:: I keep cooking really simple. I hunt for simple recipes that can stay in my brain for long. I can spontaneously, instantly cook, if my husband suddenly tells me for some reason, our plans to dine-out has to be cancelled. I am versatile!
:: I have an invisible book-keeper, for recording most rules, promises, punishments and rewards. This also comes with lots of bargains that make sense and are deemed acceptable to a seven-year-old girl or a two-year-old. The task of book-keeping is daunting, to be honest. Repetitive conversations like “MacDonalds for dinner tonight?” “Nope, we just went there three days ago. We can only go there at least once a week, remember?” “Then, how about KFC?” I think she wishes that her mom has short-term memory, so that she could eat her favourite French fries as frequently as possible.
:: I’m an unintentional stirrer to my second child’s temperament. “No” is not acceptable to her, but she gives us “No” all the time, except “Mommy”, which is an equation to “Drop everything and stick to me!” Sometimes, I wonder if it is karma, because I was rebellious and didn’t appreciate my mum.
:: I don’t like to be a mediator, but I have to be one. To suppress murderous feelings of one being victim and the other being the “aggressor”. For being fair and square in most cases of giving food, new clothes and toys, hugs and kisses, time and attention spent on both my girls.
:: For the past nine months, I smelt like a walking, opened bottle of dishwashing detergent, or sometime bleach. We have decommissioned the service of a part-time cleaner. I have been doing the mopping, washing, rubbing, folding and changing. SC, my husband, does the vacuuming and decluttering occasionally. We have just realized that home chores are forever an unfinished task, and I've finally decided to out-source.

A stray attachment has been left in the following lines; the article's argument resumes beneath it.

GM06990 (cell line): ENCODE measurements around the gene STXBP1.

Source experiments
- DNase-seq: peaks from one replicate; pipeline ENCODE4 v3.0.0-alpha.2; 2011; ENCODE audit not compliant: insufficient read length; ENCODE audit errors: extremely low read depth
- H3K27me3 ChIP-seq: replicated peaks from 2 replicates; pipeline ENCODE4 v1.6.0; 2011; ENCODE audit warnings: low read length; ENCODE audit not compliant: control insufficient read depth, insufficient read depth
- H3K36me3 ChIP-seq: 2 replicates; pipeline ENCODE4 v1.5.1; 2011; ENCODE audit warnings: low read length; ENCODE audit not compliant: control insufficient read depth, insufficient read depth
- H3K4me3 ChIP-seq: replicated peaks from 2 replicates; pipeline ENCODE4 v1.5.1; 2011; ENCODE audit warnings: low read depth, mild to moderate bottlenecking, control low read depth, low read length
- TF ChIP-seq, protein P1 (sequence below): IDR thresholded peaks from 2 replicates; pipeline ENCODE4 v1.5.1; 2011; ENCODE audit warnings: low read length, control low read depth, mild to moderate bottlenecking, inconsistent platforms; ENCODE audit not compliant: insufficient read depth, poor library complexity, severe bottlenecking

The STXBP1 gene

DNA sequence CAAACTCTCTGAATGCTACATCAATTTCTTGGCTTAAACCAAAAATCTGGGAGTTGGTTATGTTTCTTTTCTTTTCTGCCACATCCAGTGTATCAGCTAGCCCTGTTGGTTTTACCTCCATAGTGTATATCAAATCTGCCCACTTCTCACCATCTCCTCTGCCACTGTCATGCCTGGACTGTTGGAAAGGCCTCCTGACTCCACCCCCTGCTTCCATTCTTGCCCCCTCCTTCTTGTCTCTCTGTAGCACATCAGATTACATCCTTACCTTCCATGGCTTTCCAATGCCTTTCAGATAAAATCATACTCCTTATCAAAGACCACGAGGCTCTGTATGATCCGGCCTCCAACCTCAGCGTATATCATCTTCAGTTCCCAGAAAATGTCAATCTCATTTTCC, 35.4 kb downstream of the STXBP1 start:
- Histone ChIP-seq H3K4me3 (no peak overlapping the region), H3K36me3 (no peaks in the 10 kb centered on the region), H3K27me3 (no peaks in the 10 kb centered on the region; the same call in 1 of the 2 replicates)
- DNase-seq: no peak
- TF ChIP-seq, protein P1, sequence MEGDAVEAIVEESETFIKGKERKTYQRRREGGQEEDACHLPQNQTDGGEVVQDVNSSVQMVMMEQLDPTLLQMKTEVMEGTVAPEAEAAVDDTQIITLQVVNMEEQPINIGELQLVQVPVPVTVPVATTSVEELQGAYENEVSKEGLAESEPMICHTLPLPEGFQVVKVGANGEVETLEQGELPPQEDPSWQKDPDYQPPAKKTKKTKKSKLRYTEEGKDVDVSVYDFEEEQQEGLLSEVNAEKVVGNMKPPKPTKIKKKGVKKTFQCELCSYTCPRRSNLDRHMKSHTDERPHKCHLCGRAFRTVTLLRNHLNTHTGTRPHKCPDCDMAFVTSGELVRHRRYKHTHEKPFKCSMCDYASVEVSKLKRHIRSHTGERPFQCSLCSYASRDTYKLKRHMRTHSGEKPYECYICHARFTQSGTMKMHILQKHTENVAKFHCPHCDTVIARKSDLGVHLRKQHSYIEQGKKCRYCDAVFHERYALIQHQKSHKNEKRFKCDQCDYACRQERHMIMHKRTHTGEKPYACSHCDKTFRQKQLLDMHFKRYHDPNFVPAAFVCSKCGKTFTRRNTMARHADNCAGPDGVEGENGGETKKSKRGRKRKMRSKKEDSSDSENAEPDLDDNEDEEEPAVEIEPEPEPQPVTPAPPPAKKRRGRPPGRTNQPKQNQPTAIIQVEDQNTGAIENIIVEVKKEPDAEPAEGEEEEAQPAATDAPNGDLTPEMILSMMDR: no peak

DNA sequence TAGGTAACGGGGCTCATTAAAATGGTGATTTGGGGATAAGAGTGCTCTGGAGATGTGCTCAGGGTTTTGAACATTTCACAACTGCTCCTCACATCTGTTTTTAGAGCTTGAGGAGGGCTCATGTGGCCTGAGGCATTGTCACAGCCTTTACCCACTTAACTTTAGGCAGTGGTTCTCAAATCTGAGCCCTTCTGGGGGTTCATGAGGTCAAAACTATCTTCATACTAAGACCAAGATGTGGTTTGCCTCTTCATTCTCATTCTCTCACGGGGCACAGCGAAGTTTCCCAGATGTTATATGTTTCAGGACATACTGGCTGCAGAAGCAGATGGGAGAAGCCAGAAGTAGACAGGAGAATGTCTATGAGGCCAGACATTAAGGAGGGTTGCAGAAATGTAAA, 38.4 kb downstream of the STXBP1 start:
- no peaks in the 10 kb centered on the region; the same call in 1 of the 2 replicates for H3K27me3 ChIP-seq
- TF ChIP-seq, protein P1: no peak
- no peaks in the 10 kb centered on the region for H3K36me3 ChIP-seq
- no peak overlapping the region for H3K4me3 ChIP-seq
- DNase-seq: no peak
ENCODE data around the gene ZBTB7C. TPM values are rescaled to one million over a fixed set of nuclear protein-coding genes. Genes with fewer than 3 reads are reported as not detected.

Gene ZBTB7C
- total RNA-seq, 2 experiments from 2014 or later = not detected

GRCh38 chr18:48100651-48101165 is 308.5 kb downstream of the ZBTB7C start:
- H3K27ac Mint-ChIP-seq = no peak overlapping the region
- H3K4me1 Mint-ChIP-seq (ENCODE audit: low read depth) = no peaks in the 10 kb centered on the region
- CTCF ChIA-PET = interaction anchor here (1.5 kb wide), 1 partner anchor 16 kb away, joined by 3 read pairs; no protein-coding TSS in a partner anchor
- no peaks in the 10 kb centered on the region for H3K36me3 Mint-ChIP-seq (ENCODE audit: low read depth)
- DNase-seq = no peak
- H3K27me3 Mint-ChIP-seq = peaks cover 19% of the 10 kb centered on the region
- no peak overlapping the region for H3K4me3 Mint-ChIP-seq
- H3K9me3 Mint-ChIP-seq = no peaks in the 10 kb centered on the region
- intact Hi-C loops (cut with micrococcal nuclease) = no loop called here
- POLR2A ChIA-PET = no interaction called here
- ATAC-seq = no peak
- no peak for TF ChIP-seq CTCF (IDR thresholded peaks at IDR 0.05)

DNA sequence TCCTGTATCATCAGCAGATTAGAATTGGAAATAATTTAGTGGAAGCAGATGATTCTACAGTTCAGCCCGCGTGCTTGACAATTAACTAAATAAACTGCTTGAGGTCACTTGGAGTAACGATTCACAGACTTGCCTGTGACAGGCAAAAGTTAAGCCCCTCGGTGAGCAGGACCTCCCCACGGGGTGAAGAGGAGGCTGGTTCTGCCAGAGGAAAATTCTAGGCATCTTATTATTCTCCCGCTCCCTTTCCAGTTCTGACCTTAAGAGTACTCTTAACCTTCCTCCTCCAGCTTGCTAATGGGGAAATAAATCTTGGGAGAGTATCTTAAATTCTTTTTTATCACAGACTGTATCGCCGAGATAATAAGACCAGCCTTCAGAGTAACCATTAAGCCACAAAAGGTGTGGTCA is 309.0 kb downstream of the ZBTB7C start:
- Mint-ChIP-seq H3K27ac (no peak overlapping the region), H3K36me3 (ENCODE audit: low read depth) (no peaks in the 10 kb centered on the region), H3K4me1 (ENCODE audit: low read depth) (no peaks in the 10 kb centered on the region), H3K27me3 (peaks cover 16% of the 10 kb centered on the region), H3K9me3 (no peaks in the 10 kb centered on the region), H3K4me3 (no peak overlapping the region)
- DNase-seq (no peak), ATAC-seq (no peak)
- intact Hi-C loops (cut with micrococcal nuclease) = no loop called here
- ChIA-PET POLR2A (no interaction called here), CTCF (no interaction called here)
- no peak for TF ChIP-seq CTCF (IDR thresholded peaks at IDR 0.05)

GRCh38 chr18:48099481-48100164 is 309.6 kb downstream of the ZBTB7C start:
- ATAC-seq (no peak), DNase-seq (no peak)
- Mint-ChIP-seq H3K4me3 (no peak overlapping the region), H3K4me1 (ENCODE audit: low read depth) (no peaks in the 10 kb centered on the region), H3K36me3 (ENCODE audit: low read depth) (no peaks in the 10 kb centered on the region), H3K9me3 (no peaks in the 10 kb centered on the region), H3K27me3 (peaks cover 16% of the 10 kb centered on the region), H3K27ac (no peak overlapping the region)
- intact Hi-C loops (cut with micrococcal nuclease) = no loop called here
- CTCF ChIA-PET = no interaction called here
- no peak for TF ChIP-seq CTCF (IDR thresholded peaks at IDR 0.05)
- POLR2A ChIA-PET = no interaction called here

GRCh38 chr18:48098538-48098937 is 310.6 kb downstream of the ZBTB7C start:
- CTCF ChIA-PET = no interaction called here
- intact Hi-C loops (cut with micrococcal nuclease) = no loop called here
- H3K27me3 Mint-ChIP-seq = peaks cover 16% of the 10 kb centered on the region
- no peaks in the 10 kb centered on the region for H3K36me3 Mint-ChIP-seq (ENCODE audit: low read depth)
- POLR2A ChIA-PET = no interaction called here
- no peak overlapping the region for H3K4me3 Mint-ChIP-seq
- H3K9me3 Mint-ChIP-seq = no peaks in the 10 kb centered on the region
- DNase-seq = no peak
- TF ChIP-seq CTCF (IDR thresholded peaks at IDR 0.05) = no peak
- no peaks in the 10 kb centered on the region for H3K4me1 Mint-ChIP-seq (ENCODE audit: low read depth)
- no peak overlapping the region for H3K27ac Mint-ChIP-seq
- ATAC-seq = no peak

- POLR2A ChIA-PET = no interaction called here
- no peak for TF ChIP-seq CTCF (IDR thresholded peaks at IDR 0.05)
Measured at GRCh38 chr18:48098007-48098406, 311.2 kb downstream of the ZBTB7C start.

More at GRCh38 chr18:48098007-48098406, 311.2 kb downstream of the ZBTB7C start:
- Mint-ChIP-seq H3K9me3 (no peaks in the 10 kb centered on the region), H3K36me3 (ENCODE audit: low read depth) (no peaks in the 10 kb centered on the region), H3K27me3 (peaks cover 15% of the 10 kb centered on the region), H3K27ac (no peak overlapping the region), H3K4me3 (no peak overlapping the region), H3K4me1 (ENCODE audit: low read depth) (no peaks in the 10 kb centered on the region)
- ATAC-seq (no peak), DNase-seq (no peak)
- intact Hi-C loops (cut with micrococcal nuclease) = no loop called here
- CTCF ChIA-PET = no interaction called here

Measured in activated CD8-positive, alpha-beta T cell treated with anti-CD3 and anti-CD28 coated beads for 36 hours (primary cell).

:: Sometime, I act like a mad
woman, barking nagging at the television, at poor marks, at ignorance,
at terrible messes, at the innocent husband. I miss the days when I was a kangaroo and a
:: Not to mention, I’m a fierce kicker to SC at night. I punch him occasionally. Nope, he doesn’t slap me. He knows pretty well that, I am fighting for more sleep.
I do have a number ten for the list, even number eleven and twelve. After all, it is a long journey and mine has just begun. The truth is, motherhood brings out the curious side of me, the kiasu side of me, the positive side and the toughness in me. It brings me to wonderful people in mommyland. It probably will bring me back to my dream. I don’t know where my journey will lead. I've stopped expecting, I've stopped comparing. I look at the now, I try to listen carefully to my girls, and I realize that they are the most important things in the whole world to me.
“The journey of motherhood taught me very well that we are on our own journey. We’re facing our awesome challenges and taking risks that are just as breathtaking. …The kids are with us just one time around and then they’re out there…” by Monika Deol, one of the mothers who shared her story in Between Interruptions .
I can’t agree more.